The recruitment of Irish laborers, Civil War veterans, and freed slaves along the eastern seaboard provided the necessary brawn to get the project moving, but it was the influx of Chinese workers that singlehandedly changed the complexion of this enormous undertaking. The Chinese workers brought a new cultural perspective and a fresh attitude. They were on time. They worked hard. They agreed to their compensation up front and stuck to those commitments while other groups held out for higher wages. They had a healthier diet than most of the Irish and American workers, too, incorporating vegetables and fish. They drank tea rather than water, which helped them avoid dysentery. Unlike many of their contemporaries, they bathed regularly, washed their clothes, and stayed away from alcohol. As any modern-day line manager knows, factors such as these can really add up when it comes to job performance.

Soon, labor recruiters were scouring California, and the railroad's primary contractor, Charles Crocker, began to advertise the work in the Canton province of China. Several thousand Chinese men signed on, and by 1868, they numbered more than 12,000, or roughly 80 percent of Central Pacific's talent force.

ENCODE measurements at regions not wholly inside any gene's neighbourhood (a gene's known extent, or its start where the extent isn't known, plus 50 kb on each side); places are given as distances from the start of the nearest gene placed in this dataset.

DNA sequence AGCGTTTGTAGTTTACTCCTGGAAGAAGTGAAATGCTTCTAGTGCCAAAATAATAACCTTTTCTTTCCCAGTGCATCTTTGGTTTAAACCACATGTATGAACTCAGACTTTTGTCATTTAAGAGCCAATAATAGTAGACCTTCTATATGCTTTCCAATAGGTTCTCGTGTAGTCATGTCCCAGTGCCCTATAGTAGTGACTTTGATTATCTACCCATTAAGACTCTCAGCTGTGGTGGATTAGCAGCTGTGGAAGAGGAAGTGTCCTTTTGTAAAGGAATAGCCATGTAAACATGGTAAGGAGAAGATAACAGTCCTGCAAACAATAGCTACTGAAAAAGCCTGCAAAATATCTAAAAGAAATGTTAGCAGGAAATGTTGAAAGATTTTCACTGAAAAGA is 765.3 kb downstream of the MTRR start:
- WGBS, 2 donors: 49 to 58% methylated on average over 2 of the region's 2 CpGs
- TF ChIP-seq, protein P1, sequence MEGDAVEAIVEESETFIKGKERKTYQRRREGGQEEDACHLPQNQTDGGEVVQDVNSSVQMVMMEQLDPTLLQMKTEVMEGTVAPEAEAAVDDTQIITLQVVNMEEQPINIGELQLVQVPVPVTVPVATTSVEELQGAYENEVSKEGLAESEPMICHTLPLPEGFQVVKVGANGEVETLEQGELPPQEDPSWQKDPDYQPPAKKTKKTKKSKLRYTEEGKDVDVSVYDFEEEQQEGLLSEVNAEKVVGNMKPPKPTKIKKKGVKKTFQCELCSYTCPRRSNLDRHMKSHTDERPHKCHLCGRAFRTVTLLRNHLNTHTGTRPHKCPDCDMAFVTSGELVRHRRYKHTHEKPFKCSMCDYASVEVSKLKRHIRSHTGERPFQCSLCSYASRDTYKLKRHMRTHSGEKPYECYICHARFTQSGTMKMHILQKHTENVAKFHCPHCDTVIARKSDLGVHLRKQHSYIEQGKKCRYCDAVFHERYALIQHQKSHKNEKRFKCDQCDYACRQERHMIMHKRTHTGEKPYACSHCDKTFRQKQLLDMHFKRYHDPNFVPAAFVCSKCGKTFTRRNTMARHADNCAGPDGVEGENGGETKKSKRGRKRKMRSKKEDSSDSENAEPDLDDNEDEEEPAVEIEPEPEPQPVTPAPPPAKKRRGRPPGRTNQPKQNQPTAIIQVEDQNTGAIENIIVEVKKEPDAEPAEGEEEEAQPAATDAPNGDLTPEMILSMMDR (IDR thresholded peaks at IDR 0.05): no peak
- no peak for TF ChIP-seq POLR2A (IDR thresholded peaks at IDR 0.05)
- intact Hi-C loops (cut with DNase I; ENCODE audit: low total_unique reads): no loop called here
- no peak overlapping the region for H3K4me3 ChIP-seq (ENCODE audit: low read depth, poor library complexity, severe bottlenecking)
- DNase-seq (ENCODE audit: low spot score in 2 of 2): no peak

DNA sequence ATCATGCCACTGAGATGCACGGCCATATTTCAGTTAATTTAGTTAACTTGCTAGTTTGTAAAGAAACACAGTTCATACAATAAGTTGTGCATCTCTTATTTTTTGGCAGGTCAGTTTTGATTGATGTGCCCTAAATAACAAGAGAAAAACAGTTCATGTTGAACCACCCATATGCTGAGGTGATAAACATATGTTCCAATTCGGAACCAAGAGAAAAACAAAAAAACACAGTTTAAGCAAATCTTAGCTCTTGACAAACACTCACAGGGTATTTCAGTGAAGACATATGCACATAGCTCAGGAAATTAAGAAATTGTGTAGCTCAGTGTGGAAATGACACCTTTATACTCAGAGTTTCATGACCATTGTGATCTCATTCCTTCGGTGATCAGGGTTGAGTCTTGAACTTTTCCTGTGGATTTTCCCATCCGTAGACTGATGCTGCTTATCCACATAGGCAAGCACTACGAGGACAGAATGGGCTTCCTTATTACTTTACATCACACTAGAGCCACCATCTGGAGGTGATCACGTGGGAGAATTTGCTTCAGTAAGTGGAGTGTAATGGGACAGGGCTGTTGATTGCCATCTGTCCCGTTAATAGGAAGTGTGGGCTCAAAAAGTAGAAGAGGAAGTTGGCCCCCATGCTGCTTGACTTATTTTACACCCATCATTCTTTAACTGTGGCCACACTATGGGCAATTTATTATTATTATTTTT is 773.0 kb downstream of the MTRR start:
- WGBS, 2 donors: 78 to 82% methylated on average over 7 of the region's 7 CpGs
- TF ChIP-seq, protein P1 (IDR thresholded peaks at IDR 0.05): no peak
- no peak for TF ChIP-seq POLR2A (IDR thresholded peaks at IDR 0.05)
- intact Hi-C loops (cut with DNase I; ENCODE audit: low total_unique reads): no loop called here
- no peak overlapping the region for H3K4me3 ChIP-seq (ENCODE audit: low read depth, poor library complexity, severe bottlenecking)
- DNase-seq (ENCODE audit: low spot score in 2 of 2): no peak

By this time, Central Pacific's teams had jelled into a precise, cohesive unit. On the other side of the country, the Union Pacific Railroad and its legions of men were also picking up steam. As the tracks drew closer, they began to converge at a rate of 7 to 9 miles per day—nearly as fast as a family could travel across the country using a team of oxen. Talk about an effective talent force! The talk today is about it being a "Flat World."

Indeed, we subscribe to Friedman's hypothesis. The example above is one where, for talent, the world began to flatten long before the technology revolution. Work has sought out, regardless of geography, Q-Talent, for a long time. It is now that we are clearly seeing the advancements due to the open global communication and information sharing.

In the end, this single project transformed a nation, and the ripples of that change touched most of the world. Before the transcontinental railroad, a trip from New York to San Francisco could take anywhere from six months to a year. After the railroad was complete, the trip took seven days. This accessibility has profoundly impacted the U.S. economy and every other country that depends on its products and resources.